Careful evaluation is the essential basis for symptom management and is the responsibility preferred place of death rather than spending their last days of life in an unfamiliar of both doctor and nurse. Evaluation is the vital steps in cancer pain (WHO 1998). The most widely accepted definition of pain is that given by the international association for the study of pain (IASP) ‘Pain is an unpleasant sensory and emotional experience associated with actual or potential tissue damage’ (Woodruff 1996). More practical definition is ‘pain is what the patient says ‘hurt” (woodruff 1996). In the palliative care setting where pain is usually chronic and progressive and of obvious significance to the patient some degree of suffering is common. Symptom should be treated promptly since they more difficult to treat, the longer they are left. Treatment must start as soon as the diagnosis is made. A symptom control is a major gaol with in palliative care and if the success of the goal is to be measured adequate methods of assessing symptom and the distress they cause are required.
The basic science of total pain mechanism is that anxiety fear and sleeplessness feed in to the limbic system and cortex. In turn the brain talks back to the spinal code modifying pain input at spinal levels. This then feeds back to the brain and a loop is established. With effective assessment and a systemic approach to the choice of analgesics using the WHO’s analgesic ladder over 80% of cancer can be controlled with the use of inexpensive drugs that can be self administered by mouth at regular intervals. (Falloon et.al.) According to the WHO pain ladder drugs should be administered in standard dozes at regular intervals in a stepwise fashion.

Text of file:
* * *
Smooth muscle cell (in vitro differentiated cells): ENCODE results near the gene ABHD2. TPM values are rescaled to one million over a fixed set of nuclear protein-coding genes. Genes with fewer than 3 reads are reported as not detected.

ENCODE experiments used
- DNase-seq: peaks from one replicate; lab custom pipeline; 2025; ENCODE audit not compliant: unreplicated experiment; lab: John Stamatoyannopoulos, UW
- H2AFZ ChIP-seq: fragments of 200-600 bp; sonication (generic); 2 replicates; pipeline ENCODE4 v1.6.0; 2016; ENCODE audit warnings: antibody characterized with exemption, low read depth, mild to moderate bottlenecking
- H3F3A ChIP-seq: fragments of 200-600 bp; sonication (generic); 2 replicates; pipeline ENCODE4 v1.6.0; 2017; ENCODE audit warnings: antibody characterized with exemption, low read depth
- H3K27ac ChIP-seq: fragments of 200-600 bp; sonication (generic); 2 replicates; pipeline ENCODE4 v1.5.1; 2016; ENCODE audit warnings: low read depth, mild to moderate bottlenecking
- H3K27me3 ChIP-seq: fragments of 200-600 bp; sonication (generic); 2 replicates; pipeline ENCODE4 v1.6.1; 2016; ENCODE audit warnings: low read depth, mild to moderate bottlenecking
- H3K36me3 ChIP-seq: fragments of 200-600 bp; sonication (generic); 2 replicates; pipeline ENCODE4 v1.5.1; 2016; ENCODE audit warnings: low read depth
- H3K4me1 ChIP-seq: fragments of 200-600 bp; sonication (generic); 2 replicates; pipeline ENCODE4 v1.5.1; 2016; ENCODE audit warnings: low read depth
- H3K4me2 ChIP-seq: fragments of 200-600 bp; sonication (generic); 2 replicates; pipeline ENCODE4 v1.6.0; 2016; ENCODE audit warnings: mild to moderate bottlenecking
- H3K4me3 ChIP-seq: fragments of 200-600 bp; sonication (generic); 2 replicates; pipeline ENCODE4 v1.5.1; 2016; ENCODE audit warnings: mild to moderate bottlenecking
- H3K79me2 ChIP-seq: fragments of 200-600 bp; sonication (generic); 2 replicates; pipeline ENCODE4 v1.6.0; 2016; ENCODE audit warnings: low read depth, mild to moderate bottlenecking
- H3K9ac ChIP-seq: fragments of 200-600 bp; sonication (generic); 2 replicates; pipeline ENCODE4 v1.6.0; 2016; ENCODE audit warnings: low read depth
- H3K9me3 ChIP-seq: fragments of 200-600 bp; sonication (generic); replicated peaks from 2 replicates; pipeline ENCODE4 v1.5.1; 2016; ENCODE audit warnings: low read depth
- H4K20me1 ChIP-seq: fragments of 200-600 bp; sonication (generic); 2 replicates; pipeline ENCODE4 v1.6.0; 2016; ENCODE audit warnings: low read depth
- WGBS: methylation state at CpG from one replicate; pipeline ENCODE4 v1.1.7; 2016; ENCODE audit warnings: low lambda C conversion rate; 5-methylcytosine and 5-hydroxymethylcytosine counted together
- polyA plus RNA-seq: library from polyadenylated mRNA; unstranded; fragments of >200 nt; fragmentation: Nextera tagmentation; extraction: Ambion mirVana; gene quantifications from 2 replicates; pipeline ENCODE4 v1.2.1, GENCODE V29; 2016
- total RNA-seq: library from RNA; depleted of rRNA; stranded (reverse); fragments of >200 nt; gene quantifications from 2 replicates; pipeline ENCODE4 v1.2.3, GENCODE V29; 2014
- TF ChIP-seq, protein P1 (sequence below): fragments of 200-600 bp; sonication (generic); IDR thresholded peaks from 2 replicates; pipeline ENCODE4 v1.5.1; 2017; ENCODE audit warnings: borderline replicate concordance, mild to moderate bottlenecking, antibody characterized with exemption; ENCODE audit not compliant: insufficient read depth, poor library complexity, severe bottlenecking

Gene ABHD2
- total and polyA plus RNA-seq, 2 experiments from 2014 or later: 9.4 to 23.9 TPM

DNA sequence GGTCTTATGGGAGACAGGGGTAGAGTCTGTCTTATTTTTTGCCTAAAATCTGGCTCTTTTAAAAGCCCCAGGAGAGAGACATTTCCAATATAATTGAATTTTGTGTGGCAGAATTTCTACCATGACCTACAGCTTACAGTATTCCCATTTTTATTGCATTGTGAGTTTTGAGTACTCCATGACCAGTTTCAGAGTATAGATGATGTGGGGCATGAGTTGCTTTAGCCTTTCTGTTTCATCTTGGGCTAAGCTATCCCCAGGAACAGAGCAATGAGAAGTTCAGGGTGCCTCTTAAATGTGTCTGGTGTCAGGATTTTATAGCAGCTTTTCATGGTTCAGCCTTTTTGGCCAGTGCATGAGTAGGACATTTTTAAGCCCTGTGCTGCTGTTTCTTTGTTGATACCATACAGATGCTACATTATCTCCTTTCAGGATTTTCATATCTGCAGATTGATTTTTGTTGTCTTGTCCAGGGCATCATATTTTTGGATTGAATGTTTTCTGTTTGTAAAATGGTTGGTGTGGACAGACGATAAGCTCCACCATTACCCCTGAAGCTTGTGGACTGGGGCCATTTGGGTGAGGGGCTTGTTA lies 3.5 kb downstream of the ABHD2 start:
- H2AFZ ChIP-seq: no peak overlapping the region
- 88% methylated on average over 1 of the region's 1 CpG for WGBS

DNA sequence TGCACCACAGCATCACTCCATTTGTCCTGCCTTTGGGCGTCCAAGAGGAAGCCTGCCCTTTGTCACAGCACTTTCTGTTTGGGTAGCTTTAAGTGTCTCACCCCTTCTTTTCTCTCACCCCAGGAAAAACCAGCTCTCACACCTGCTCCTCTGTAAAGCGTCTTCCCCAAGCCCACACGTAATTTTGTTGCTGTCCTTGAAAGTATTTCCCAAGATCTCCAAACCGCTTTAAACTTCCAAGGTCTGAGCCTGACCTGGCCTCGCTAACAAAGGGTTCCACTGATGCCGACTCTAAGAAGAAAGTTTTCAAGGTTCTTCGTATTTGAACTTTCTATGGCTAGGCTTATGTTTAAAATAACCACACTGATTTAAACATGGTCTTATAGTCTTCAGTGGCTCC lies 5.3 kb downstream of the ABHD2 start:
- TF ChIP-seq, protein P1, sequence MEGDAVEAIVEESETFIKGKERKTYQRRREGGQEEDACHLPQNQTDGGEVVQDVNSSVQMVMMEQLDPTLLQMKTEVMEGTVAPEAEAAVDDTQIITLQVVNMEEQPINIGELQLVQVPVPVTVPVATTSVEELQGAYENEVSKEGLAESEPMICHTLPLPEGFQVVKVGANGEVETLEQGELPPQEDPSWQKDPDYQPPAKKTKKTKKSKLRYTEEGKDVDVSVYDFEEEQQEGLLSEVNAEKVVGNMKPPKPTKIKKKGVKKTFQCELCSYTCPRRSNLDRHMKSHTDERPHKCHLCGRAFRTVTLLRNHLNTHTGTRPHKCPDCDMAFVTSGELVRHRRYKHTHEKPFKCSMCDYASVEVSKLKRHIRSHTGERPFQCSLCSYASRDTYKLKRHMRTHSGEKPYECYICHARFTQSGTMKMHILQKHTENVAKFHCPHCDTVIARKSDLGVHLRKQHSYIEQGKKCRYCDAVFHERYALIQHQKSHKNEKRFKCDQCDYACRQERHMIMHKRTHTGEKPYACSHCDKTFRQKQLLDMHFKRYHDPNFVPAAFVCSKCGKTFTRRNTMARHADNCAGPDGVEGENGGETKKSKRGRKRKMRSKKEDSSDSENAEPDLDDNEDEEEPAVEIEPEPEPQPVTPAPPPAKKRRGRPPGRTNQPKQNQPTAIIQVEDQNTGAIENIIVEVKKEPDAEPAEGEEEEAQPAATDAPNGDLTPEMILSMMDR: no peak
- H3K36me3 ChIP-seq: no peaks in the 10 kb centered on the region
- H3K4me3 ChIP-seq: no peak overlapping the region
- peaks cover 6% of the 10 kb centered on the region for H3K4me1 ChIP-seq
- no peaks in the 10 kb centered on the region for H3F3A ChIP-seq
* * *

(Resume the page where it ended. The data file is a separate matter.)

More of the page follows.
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Patients with cancer should be comforted with maximally achievable pain control and not leave in fear of inadequately treated pain. As survival of patients with cancer becomes longer, reliable pain relief is now a high priority issue that warrants both scientific research and industrial development of new devises and pharmacological agents that would make this pain relief complete safe and lasting.
When we turn in to the future and challenges in palliative care ,and where palliative care will be in 10years time, Palliative care will become more increasingly available to patients with non-malignant disease. Patients will be given more choice for their preferred place of care and where they wanted to be at the end of their life. More government funding, greater commitment, better education, and further research are some of the most important features of future palliative care. Greater political awareness and lobbying will also be needed. Introducing new models of care to bring good quality of care to a wider number of patients. Government offered a 12million investment over 3years to improve care for people coming to the end of their life lives. There will be an increasing number of hospices and will be developed world wide. More government funding are expected .palliative care will be more commonly available for patients with non-malignant disease. Palliative care will become more relevant part of education and public awareness to benefit palliative care for those who needed.
As medical science grows, we can expect the demand for palliative care will increase to a much higher level. And it will be vast growing part of social care around the globe .Palliative care must be considered as a service available routinely within main stream health care. In a world of limited or decreasing resources for health care , government in both developed and developing countries must allocate resources for cancer pain and palliative care in rational way. Increased research in to symptom management and assessment are highly prevalent and devastating clinical complication badly needed.